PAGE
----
Craig Crawford: President George W. Bush's commutation of I. Lewis "Scooter" Libby's jail sentence means that only reporter Judy Miller spent time in the slammer — and that was for protecting Libby, the leaker. The former White House aide let Miller sit in jail for nearly three months last year without revealing to prosecutors that he was the source she was refusing to name. While Miller was no angel in this matter, she was not convicted of a crime. And Libby goes free despite being convicted and sentenced for perjury and obstruction of justice. The president now says jail would be an "excessive" punishment for Libby, but he showed no such concern when a reporter was incarcerated for protecting his White House. The most lasting legal significance of this case will be its chilling effect on journalists – even on those who, unlike Miller, try to protect whistleblowers and other sources who are genuinely serving the public interest.

Jeralyn Merritt: At the same time Bush has his Attorney General calling upon Congress to make every federal crime subject to a mandatory minimum sentence, thereby preventing judges from imposing an individually tailored sentence based on their view of the offender's character and mitigating factors, he has no qualms making an exception for a single member of his Administration.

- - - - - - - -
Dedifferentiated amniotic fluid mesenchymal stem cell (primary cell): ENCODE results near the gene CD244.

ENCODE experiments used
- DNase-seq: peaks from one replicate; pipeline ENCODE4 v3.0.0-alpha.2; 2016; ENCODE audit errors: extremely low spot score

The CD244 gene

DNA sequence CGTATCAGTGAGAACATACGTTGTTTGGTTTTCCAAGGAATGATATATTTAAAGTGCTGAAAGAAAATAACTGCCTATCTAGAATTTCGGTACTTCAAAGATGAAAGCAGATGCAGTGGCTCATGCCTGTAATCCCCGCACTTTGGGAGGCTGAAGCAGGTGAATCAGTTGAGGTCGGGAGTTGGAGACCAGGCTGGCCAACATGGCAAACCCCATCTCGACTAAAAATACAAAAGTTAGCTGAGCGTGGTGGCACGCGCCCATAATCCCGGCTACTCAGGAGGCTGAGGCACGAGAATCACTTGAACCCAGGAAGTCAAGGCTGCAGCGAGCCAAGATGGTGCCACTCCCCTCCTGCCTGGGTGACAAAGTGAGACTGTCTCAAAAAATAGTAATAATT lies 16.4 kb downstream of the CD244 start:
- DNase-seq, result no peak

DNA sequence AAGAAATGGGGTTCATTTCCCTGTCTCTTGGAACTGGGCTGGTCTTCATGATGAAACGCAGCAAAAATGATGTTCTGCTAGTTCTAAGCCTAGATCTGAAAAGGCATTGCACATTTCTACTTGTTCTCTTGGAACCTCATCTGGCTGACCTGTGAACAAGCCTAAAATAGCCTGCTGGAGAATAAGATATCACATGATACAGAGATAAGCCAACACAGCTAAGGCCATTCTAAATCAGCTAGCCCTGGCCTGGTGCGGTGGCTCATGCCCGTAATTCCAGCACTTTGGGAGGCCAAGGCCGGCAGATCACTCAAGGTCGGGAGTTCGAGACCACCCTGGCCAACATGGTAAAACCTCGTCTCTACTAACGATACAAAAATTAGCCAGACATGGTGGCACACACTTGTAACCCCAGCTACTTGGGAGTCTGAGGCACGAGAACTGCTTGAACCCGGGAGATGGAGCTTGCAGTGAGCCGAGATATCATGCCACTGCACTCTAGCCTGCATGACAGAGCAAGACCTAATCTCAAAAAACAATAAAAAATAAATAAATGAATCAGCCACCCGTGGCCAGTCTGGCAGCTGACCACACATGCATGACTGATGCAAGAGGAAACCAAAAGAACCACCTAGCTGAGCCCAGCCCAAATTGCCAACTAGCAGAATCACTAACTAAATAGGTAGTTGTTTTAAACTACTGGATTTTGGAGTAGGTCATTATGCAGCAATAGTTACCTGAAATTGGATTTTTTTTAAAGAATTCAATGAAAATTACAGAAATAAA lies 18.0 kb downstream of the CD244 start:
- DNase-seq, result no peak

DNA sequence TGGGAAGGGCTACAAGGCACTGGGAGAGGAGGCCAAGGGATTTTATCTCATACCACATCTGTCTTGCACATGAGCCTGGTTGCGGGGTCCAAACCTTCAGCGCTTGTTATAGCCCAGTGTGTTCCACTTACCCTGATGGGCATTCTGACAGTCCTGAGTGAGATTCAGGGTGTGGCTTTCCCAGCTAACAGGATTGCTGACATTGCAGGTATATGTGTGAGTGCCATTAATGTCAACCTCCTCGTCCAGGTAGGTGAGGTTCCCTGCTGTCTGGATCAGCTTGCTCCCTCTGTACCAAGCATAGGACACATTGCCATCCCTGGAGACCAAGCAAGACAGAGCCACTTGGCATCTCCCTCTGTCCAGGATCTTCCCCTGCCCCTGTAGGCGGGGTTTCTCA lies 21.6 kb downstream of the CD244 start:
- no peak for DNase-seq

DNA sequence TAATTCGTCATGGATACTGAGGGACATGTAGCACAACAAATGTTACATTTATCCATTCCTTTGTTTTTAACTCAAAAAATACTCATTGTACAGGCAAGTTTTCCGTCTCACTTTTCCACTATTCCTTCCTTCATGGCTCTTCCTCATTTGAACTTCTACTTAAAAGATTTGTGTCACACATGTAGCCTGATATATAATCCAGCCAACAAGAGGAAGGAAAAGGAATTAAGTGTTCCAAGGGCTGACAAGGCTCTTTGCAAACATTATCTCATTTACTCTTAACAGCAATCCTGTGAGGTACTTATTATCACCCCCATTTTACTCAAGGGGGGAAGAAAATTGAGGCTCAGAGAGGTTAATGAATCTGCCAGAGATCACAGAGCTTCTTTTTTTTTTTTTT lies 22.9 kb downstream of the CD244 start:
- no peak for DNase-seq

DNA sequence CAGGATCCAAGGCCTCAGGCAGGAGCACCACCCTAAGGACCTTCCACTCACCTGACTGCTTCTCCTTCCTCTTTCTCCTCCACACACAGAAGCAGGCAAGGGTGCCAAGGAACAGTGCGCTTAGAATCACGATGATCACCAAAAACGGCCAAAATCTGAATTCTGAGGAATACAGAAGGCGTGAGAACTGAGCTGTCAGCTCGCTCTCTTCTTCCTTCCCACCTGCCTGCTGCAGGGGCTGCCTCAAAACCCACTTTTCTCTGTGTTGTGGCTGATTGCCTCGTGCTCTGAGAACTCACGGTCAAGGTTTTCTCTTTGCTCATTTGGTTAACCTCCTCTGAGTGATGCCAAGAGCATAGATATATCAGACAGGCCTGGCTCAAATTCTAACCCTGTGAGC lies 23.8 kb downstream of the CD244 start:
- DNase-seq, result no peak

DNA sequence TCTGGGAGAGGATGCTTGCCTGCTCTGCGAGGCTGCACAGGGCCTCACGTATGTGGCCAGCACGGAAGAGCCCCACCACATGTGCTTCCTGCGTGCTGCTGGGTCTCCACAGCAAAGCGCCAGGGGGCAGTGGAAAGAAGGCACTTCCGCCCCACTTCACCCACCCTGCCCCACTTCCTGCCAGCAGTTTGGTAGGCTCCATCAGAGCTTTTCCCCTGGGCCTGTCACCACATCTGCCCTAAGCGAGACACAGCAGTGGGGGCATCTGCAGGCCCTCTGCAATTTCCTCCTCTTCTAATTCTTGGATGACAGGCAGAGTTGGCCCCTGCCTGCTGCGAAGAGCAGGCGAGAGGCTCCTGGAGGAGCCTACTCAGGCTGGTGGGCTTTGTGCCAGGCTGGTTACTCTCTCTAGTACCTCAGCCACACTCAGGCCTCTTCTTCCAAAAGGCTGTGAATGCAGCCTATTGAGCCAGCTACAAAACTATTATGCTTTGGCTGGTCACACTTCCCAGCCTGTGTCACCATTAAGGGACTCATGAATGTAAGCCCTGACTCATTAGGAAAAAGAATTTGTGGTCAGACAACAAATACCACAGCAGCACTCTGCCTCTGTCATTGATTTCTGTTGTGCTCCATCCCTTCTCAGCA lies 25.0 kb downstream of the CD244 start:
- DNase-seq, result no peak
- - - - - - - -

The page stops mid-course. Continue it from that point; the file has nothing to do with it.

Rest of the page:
Ari Melber: Libby's special treatment is a microcosm of current U.S. policy. Libby is basically receiving a post-conviction protection that the Bush Administration now routinely extends to many potential criminals in the U.S. government. The administration successfully pushed legislation last year granting immunity to officials who might someday be prosecuted for war crimes or torture. It is a policy that embodies the administration's distinctly un-American view that powerful government officials should operate above the law. … The same legislation, the Military Commissions Act, strips constitutional rights and habeas corpus in a direct attack on the protections that have grounded the rule of law in America since its founding, 231 years ago this week. The unconstitutional act, like the administration's illegal detention, torture, spying and secret prisons, will continue as long as the federal courts ignore the administration's criminal conduct in deference to claims of executive authority in the Global War on Terror.